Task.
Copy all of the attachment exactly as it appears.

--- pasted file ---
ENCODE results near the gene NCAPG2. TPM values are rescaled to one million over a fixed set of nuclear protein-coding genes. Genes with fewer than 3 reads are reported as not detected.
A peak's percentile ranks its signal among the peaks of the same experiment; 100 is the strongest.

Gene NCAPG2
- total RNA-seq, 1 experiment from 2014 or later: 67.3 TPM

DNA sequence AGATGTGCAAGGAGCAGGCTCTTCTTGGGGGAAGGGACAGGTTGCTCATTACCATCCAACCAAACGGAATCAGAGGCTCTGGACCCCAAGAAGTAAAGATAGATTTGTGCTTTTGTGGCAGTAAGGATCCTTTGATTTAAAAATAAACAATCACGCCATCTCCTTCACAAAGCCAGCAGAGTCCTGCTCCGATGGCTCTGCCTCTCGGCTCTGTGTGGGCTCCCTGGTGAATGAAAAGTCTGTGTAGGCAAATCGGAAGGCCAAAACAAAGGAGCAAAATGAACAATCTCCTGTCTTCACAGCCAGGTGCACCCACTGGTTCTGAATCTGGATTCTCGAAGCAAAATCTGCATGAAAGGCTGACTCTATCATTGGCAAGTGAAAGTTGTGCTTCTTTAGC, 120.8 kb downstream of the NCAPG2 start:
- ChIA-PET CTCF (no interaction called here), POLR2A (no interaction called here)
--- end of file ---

ENCODE results near the gene NCAPG2. TPM values are rescaled to one million over a fixed set of nuclear protein-coding genes. Genes with fewer than 3 reads are reported as not detected.
A peak's percentile ranks its signal among the peaks of the same experiment; 100 is the strongest.

Gene NCAPG2
- total RNA-seq, 1 experiment from 2014 or later: 67.3 TPM

DNA sequence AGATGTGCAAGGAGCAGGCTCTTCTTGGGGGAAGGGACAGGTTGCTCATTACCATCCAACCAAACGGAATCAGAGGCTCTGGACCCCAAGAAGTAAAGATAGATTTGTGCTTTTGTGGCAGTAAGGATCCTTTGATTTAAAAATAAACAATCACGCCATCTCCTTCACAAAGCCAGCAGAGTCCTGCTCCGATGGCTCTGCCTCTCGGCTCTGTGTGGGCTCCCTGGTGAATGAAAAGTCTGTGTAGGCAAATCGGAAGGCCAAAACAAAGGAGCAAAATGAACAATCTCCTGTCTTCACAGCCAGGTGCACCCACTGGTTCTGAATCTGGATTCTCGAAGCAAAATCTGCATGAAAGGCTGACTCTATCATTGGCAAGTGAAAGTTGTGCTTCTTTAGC, 120.8 kb downstream of the NCAPG2 start:
- ChIA-PET CTCF (no interaction called here), POLR2A (no interaction called here)